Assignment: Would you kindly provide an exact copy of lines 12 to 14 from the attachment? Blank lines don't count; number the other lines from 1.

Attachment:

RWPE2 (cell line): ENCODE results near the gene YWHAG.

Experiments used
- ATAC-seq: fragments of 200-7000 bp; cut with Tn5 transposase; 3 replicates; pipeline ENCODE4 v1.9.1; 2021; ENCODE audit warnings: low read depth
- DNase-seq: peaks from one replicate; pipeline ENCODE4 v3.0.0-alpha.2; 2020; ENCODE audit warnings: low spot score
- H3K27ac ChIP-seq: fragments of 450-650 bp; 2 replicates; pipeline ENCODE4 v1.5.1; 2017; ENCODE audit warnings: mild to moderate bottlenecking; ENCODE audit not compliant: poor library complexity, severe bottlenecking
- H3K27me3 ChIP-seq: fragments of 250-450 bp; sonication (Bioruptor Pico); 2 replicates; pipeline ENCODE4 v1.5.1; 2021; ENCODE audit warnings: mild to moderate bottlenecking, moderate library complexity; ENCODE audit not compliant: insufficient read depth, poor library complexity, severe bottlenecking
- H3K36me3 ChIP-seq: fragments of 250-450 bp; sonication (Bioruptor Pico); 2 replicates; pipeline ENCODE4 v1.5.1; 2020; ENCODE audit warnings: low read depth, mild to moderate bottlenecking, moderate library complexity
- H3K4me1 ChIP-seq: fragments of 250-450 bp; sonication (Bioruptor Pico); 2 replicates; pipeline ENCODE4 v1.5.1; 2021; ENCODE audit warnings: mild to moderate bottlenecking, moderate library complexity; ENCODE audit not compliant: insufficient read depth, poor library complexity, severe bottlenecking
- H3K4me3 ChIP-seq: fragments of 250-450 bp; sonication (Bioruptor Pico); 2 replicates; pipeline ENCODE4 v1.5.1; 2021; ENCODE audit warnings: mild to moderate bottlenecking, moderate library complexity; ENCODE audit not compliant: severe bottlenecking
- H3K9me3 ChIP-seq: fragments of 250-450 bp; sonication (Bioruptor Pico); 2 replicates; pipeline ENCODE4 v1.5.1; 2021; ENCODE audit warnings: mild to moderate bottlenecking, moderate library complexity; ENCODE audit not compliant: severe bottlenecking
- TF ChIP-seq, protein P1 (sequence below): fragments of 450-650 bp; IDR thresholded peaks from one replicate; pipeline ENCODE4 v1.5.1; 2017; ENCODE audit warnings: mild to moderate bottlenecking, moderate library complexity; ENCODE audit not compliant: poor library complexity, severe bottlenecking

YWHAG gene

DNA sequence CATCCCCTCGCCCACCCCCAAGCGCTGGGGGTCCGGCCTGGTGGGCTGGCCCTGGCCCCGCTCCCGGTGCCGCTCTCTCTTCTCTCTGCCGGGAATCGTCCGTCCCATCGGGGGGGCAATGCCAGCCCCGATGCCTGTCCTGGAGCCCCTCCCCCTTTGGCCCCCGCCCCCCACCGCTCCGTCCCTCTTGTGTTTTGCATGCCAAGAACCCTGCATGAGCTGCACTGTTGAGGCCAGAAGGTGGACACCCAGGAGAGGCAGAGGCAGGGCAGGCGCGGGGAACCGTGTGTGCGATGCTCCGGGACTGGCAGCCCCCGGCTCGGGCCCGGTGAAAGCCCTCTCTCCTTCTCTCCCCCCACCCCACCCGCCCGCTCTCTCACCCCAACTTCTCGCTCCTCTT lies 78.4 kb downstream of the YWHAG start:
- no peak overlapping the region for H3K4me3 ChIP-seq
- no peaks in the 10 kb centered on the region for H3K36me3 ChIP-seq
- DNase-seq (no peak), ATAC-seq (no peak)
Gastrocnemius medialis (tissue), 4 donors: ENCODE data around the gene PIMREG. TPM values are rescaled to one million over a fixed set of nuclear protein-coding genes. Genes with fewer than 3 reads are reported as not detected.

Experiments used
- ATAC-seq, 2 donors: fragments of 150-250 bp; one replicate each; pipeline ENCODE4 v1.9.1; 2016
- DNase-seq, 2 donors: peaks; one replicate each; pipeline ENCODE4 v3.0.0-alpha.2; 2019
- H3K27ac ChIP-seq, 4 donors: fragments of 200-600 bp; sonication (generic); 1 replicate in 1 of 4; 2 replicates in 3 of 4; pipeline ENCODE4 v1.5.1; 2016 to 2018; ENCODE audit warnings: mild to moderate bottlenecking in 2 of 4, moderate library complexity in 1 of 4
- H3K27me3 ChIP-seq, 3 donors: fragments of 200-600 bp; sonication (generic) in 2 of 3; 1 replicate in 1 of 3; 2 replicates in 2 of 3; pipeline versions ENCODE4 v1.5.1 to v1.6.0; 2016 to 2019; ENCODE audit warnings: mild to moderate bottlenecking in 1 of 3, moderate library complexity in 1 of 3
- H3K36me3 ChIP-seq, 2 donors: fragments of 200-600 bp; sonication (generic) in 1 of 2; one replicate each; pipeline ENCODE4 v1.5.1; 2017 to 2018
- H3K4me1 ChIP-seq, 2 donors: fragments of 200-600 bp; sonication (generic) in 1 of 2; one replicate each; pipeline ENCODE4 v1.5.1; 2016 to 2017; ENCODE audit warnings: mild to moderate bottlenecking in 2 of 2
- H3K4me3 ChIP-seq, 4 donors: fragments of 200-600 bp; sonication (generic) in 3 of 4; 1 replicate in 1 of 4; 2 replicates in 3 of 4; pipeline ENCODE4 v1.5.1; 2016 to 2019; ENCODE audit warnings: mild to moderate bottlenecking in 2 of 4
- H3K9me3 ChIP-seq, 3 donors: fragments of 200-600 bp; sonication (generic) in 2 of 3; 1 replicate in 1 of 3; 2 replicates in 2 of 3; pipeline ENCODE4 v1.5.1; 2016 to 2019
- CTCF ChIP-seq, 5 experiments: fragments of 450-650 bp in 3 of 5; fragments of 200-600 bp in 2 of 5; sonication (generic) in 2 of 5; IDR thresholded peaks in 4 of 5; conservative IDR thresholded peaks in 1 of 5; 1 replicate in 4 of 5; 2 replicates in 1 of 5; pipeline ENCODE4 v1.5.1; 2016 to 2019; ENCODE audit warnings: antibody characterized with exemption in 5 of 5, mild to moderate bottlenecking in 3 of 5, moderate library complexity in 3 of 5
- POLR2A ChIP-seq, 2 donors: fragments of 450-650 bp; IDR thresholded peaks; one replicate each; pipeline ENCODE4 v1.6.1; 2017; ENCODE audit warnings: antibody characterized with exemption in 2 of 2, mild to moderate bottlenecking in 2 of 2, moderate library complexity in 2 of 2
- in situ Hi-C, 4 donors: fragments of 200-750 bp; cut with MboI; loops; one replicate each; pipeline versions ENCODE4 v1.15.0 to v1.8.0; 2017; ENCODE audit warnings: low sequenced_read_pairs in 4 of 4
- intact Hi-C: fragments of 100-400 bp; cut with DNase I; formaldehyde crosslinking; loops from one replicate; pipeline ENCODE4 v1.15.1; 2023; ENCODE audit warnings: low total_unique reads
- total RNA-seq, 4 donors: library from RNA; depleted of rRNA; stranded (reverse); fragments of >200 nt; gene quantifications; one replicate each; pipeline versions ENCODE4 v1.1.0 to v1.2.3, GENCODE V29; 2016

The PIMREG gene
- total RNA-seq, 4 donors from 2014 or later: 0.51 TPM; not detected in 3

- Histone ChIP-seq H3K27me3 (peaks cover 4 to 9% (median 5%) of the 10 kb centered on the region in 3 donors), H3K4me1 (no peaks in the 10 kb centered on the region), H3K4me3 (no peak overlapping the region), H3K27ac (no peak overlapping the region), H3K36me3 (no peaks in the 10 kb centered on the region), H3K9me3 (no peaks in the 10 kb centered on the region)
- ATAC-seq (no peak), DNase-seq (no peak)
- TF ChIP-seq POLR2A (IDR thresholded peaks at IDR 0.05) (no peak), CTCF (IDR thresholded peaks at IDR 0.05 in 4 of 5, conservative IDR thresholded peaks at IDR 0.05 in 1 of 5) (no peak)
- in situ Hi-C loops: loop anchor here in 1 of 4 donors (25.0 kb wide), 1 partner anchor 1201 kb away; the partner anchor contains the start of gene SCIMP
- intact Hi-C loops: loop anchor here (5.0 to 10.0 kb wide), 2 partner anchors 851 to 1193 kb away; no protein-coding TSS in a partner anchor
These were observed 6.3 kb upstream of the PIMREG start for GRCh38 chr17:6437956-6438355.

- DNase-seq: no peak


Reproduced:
YWHAG gene

DNA sequence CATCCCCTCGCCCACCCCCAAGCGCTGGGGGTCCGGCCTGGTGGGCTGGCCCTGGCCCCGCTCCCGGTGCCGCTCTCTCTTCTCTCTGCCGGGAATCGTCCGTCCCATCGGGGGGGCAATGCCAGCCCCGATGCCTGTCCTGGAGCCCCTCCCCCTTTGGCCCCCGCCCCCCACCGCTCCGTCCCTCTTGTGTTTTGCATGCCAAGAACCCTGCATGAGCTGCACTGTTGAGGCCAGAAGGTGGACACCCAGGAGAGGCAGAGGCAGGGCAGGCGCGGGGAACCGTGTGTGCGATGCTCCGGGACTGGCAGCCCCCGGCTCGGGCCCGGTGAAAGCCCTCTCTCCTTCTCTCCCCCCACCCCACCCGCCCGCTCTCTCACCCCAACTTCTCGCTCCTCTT lies 78.4 kb downstream of the YWHAG start:
- no peak overlapping the region for H3K4me3 ChIP-seq